Brief Fact Summary.
Plaintiff was a professional football player who was injured by defendant football player after plaintiff blocked defendant player. Defendant player admitted that he hit plaintiff intentionally. Plaintiff sued for battery and assault.
Synopsis of Rule of Law.
Even professional football games are violent in nature, you do not consent to intentional torts outside the rules of customs of the game.
Hackbart also held that recklessness also differs in that it consists of intentionally doing an act with knowledge not only that it contains a risk of harm to others as does negligence, but that it actually involves a risk substantially greater in magnitude than is necessary in the case of negligence.View Full Point of Law
Plaintiff was a professional football player who was injured by defendant football player. The injury occurred in the course of a game in 1973. Acting as an offensive player, Plaintiff attempted to block defendant player by throwing his body in front of him. Acting out of anger and frustration, defendant player stepped forward and struck a blow with his right forearm to the back of the kneeling plaintiff’s head and neck. Both players did not complain to the officials and returned to their sidelines immediately as the ball had changed hands, so a foul was not called then. Plaintiff only felt the insufferable pain after the game and sued defendant and defendant player for intentional assault and battery.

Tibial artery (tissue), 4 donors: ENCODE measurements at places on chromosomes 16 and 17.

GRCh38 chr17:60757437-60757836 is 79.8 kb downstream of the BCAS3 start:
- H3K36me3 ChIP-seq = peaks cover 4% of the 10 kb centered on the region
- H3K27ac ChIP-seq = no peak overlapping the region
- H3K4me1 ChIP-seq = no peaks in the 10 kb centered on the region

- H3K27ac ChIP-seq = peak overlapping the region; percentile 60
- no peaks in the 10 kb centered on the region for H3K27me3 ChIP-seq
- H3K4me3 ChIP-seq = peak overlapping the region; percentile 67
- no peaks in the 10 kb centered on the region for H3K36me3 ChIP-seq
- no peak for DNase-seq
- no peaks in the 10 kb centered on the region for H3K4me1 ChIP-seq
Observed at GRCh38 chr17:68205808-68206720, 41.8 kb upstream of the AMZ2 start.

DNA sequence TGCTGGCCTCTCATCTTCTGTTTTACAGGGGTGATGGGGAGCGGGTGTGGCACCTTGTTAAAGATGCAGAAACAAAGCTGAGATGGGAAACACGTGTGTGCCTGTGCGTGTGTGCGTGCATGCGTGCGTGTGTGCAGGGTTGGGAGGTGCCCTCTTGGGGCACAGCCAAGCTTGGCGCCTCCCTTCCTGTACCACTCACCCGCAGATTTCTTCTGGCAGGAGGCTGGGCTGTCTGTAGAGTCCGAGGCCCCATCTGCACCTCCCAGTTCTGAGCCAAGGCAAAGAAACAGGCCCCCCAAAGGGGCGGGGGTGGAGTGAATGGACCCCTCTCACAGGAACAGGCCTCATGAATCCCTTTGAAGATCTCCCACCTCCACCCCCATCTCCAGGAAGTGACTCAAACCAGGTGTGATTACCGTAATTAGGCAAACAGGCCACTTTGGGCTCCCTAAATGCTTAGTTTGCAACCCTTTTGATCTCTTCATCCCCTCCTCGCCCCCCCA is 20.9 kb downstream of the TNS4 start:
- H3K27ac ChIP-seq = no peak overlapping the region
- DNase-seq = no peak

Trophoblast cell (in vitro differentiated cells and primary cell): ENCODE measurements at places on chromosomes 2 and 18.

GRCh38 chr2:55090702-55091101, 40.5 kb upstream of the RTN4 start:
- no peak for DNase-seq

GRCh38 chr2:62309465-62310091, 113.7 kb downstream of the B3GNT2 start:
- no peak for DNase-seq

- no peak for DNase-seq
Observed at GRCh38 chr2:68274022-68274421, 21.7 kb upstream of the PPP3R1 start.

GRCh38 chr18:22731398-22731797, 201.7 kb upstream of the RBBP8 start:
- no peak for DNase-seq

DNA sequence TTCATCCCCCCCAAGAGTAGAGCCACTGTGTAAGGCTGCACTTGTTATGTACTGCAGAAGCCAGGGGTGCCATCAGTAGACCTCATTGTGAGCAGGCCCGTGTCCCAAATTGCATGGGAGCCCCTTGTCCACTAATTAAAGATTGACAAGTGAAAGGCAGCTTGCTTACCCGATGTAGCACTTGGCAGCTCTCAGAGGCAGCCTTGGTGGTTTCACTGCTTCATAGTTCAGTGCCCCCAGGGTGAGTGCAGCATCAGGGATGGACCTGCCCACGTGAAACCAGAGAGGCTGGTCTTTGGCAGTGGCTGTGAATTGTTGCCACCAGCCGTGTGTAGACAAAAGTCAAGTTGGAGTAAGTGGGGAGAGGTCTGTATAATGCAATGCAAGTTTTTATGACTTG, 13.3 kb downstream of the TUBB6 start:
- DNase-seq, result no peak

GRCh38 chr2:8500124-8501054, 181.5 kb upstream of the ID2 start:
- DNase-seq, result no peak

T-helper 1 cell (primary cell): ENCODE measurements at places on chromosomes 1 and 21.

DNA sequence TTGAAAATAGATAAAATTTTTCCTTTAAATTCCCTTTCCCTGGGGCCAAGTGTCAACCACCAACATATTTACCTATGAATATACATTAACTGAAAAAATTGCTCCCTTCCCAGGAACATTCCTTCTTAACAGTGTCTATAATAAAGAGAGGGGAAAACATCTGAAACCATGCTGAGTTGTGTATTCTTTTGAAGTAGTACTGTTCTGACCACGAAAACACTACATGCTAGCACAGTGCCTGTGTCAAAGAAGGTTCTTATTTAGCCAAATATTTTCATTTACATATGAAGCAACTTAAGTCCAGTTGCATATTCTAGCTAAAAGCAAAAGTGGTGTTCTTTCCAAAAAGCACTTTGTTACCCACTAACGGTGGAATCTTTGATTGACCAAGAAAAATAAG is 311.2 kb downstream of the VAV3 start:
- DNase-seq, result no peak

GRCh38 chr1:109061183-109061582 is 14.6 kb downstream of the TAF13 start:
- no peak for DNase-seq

Was the trial court correct in finding that Plaintiff had no remedy at law for the intentional striking of him during the course of an otherwise violent activity?
No. The United States Court of Appeals for the Tenth Circuit reversed trial court’s judgment for defendant and remanded for a new trial.
This Court first summarized the trial court’s reasonings—because professional football is a species of warfare and constantly involves great physical force, injuries, even intentional ones, are not actionable. As a result, the trial court ruled that as a matter of law, the game of professional football is violent in nature, and that the available sanctions are imposition of penalties and expulsion from the game. This Court rejected such reasonings.
This Court found that the evidence at the trial expressly supported the proposition that the intentional striking of a player in the head is not an accepted part of the game. There are no principles of law that allow a court to rule out certain tortious conduct due to the general roughness of the game.
Contrary to the trial court’s position, the evidence shows that there are game rules that prohibit the intentional striking of blows:
“All players are prohibited from striking on the head, face or neck with the heel, back or side of the hand, wrist, forearm, elbow or clasped hands (Article 1, Item 1, Subsection C).”
Based on other witnesses testimonies, intentional striking of others is also not a general custom of professional football. The Court explained that even professional football game is violent in nature, there are restraints intending to establish reasonable boundaries and prevent serious injuries in game.